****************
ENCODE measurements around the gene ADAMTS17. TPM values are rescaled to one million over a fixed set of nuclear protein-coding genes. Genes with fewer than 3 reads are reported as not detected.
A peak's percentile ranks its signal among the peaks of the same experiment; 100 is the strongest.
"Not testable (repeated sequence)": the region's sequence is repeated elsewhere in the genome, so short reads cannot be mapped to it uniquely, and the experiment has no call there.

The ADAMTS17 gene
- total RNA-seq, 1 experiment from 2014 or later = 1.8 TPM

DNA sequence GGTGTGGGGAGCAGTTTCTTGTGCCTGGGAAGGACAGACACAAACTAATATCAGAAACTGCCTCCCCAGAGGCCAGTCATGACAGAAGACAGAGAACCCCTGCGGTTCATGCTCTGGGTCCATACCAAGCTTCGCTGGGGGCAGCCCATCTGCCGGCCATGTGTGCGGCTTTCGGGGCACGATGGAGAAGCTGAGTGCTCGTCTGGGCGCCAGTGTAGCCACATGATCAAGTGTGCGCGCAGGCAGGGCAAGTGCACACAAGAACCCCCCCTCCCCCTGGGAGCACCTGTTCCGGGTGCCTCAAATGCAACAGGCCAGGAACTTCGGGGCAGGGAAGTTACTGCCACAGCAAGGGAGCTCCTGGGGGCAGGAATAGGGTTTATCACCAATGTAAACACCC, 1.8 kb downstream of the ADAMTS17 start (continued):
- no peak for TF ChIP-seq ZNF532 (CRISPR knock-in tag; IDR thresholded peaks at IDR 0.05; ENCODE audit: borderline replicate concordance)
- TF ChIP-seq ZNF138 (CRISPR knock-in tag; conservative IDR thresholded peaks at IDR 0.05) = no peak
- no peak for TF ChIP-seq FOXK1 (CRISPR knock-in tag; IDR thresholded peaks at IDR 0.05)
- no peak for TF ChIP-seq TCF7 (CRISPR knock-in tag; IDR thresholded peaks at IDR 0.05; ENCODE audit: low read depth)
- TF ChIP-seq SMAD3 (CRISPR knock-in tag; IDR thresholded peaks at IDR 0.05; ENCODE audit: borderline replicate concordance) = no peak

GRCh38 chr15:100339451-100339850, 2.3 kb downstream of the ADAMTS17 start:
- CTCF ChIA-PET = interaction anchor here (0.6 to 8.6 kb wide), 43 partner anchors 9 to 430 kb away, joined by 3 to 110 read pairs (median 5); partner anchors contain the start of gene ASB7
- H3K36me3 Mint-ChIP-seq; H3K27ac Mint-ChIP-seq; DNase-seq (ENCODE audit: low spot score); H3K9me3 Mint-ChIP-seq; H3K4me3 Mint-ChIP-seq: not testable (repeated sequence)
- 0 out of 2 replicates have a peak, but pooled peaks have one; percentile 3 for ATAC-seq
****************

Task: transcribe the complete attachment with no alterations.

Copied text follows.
ENCODE measurements around the gene ADAMTS17. TPM values are rescaled to one million over a fixed set of nuclear protein-coding genes. Genes with fewer than 3 reads are reported as not detected.
A peak's percentile ranks its signal among the peaks of the same experiment; 100 is the strongest.
"Not testable (repeated sequence)": the region's sequence is repeated elsewhere in the genome, so short reads cannot be mapped to it uniquely, and the experiment has no call there.

The ADAMTS17 gene
- total RNA-seq, 1 experiment from 2014 or later = 1.8 TPM

DNA sequence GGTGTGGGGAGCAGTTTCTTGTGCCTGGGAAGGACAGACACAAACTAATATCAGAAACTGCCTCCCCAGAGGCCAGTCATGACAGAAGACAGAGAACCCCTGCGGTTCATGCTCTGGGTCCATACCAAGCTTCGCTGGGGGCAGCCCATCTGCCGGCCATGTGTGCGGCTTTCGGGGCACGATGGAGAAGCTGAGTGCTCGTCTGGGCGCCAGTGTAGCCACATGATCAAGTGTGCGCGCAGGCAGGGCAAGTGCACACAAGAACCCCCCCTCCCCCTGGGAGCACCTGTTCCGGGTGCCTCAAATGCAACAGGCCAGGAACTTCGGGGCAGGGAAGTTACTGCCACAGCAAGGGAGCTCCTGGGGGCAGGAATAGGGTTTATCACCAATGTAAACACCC, 1.8 kb downstream of the ADAMTS17 start (continued):
- no peak for TF ChIP-seq ZNF532 (CRISPR knock-in tag; IDR thresholded peaks at IDR 0.05; ENCODE audit: borderline replicate concordance)
- TF ChIP-seq ZNF138 (CRISPR knock-in tag; conservative IDR thresholded peaks at IDR 0.05) = no peak
- no peak for TF ChIP-seq FOXK1 (CRISPR knock-in tag; IDR thresholded peaks at IDR 0.05)
- no peak for TF ChIP-seq TCF7 (CRISPR knock-in tag; IDR thresholded peaks at IDR 0.05; ENCODE audit: low read depth)
- TF ChIP-seq SMAD3 (CRISPR knock-in tag; IDR thresholded peaks at IDR 0.05; ENCODE audit: borderline replicate concordance) = no peak

GRCh38 chr15:100339451-100339850, 2.3 kb downstream of the ADAMTS17 start:
- CTCF ChIA-PET = interaction anchor here (0.6 to 8.6 kb wide), 43 partner anchors 9 to 430 kb away, joined by 3 to 110 read pairs (median 5); partner anchors contain the start of gene ASB7
- H3K36me3 Mint-ChIP-seq; H3K27ac Mint-ChIP-seq; DNase-seq (ENCODE audit: low spot score); H3K9me3 Mint-ChIP-seq; H3K4me3 Mint-ChIP-seq: not testable (repeated sequence)
- 0 out of 2 replicates have a peak, but pooled peaks have one; percentile 3 for ATAC-seq